Healthcare: Are There Too Many Rebels On Your Team?

Healthcare: Are There Too Many Rebels On Your Team?

Staffing your healthcare startup team can be a challenge.

You need people who can work in an environment of creative chaos while at the same time building the foundation of inevitable control as the company grows and scales.

In addition, there are differences between good rebels and bad rebels and disruptive and disruptive doctors.

In a recent book, Francesca Gino argues the value of staffing an organisation with leaders and employees possessing what she calls “rebel talent.” She backs it up with extensive research, much of it her own.

Gino, the Tandon Family Professor of Business Administration at Harvard Business School, builds her book around the “five core elements of rebel talent.” They are:

  • Novelty (“Seeking out the new”)
  • Curiosity (“Asking why, why, why")
  • Perspective (The ability to “constantly broaden (one’s) view of the world and see it as others do”)
  • Diversity (“The tendency to challenge predetermined social roles”)
  • Authenticity (Remaining open and vulnerable in order to connect with others and learn from them")

Here are some tips on hiring, developing and promoting rebels on your team:

  1. Clarify the expectations.
  2. Give a clear job preview. Do you really want someone who will shake things up or do you really just want an operator and team player in rebel clothing. Are you being hired to help with strategy, execution or both? What will be your role in the process?
  3. Don't say one thing and do another.
  4. Be sure your culture can tolerate rebels in their midst, Will you really be comfortable telling truth to authority?
  5. Mentor and coach bad rebels into becoming good rebels.

6. Create clear key performance metrics.

7. Practice radical candour in an environment of trust.

8. Here is a boomer's guide to teaching millennials.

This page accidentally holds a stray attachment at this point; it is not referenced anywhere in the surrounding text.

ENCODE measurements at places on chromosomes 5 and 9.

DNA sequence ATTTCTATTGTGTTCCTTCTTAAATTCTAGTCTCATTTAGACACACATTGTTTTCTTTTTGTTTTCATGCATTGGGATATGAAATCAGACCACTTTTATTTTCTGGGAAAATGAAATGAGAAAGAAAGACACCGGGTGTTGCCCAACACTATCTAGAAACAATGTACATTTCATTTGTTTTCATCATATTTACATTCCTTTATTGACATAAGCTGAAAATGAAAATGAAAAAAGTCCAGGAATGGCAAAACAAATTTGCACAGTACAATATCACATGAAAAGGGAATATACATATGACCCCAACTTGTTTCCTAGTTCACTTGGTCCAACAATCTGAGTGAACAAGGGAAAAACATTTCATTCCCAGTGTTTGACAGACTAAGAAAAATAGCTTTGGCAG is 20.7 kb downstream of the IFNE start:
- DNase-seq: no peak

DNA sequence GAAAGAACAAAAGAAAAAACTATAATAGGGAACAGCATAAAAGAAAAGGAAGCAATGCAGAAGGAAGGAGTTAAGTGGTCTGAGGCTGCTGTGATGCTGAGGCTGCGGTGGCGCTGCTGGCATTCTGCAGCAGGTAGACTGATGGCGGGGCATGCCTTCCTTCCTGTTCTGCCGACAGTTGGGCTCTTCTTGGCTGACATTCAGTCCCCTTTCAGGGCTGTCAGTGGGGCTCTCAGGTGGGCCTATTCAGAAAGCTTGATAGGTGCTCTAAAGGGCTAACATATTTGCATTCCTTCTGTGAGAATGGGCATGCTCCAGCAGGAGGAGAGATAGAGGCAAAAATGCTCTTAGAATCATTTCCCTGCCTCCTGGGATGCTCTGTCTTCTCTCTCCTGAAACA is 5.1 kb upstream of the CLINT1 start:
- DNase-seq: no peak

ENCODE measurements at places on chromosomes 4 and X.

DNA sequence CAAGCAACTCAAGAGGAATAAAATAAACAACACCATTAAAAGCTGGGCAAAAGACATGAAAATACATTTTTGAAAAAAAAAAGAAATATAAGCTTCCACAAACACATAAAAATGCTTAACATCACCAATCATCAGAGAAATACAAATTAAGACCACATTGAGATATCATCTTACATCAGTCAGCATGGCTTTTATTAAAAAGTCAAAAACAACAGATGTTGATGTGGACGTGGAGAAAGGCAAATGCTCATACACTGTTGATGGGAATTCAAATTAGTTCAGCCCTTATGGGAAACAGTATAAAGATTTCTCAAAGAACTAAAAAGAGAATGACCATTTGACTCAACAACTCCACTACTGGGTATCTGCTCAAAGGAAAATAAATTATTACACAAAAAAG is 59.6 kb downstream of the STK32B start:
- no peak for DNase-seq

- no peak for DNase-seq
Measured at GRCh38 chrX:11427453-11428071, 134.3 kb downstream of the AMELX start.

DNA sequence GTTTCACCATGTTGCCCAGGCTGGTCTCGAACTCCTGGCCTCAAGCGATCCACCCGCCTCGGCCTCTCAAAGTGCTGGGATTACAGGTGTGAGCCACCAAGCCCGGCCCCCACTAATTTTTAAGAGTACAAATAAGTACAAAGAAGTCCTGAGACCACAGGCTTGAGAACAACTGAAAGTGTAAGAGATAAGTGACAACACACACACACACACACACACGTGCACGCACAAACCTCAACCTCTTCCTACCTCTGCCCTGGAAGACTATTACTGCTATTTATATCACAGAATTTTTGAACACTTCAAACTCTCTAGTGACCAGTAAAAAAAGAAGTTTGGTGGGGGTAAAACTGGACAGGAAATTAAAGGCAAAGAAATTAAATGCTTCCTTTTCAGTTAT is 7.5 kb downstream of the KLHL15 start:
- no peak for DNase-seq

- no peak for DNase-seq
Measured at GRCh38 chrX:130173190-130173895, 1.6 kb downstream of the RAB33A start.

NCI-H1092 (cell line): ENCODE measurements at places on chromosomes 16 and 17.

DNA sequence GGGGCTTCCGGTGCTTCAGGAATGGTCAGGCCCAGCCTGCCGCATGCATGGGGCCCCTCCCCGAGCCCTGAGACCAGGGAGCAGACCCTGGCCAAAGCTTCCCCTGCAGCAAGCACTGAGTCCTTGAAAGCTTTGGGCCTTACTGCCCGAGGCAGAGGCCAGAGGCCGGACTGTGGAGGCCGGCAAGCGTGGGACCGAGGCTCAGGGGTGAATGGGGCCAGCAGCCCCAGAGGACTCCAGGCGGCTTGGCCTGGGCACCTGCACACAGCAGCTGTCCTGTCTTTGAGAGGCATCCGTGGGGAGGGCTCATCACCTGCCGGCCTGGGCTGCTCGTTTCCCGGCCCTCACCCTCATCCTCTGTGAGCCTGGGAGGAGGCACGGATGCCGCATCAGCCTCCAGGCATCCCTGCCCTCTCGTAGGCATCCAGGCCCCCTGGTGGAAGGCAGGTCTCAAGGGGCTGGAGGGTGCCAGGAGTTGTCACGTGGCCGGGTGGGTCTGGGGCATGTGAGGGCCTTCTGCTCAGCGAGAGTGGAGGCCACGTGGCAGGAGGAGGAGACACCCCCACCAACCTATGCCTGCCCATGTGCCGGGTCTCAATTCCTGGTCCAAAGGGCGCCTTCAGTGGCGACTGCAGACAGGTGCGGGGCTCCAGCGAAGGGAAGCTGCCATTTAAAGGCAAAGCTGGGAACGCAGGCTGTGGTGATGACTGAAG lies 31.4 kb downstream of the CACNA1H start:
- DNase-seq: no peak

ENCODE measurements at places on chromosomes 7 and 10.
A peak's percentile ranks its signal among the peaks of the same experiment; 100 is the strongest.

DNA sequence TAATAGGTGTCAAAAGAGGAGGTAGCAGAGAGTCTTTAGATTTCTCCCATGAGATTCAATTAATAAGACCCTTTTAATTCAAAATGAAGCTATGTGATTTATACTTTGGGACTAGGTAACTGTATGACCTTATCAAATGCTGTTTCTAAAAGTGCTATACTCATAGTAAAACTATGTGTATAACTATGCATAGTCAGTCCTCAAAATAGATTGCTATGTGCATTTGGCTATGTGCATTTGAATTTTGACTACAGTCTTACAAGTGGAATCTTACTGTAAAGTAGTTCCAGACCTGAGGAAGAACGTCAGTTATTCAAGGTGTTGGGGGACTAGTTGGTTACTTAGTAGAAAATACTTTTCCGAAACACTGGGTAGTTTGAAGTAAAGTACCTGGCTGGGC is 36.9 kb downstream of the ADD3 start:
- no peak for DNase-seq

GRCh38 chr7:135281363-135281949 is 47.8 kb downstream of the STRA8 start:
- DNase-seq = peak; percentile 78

9. Be sure your actions reflect the values you promised when you hired the rebel.

10. Fire fast if they become the problem instead of the solution.

Try not to make these rookie entrepreneur mindset mistakes.

Good rebels can be difficult to work with but you should be accommodating to their personalities and mindsets. Rebels without a cause and bad rebels,, thought, are just a pain.

Arlen Meyers, MD, MBA is the President and CEO of the Society of Physician Entrepreneurs on Twitter@SoPEOfficial and Facebook.

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  • Philip Hansford

    Lack of proper planning is what's damaging the most startups.

  • Chelsea Hughes

    Thanks Arlen you literally described some of the problems that I have right now

  • Jack Power

    I know what I want to do and start with

  • Chelsea Hughes

    In reply to: Jack Power

    Good luck mate, you will need it

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Arlen Meyers, MD, MBA

Former Contributor

Arlen Meyers, MD, MBA is a professor emeritus of otolaryngology, dentistry, and engineering at the University of Colorado School of Medicine and the Colorado School of Public Health and President and CEO of the Society of Physician Entrepreneurs at He has created several medical device and digital health companies. His primary research centers around biomedical and health innovation and entrepreneurship and life science technology commercialization. He consults for and speaks to companies, governments, colleges and universities around the world who need his expertise and contacts in the areas of bio entrepreneurship, bioscience, healthcare, healthcare IT, medical tourism -- nationally and internationally, new product development, product design, and financing new ventures. He is a former Harvard-Macy fellow and In 2010, he completed a Fulbright at Kings Business, the commercialization office of technology transfer at Kings College in London. He recently published "Building the Case for Biotechnology." "Optical Detection of Cancer", and " The Life Science Innovation Roadmap". He is also an associate editor of the Journal of Commercial Biotechnology and Technology Transfer and Entrepreneurship and Editor-in-Chief of Medscape. In addition, He is a faculty member at the University of Colorado Denver Graduate School where he teaches Biomedical Entrepreneurship and is an iCorps participant, trainer and industry mentor. He is the Chief Medical Officer at and and Chairman of the Board at GlobalMindED at, a non-profit at risk student success network. He is honored to be named by Modern Healthcare as one of the 50 Most Influential Physician Executives of 2011 and nominated in 2012 and Best Doctors 2013.

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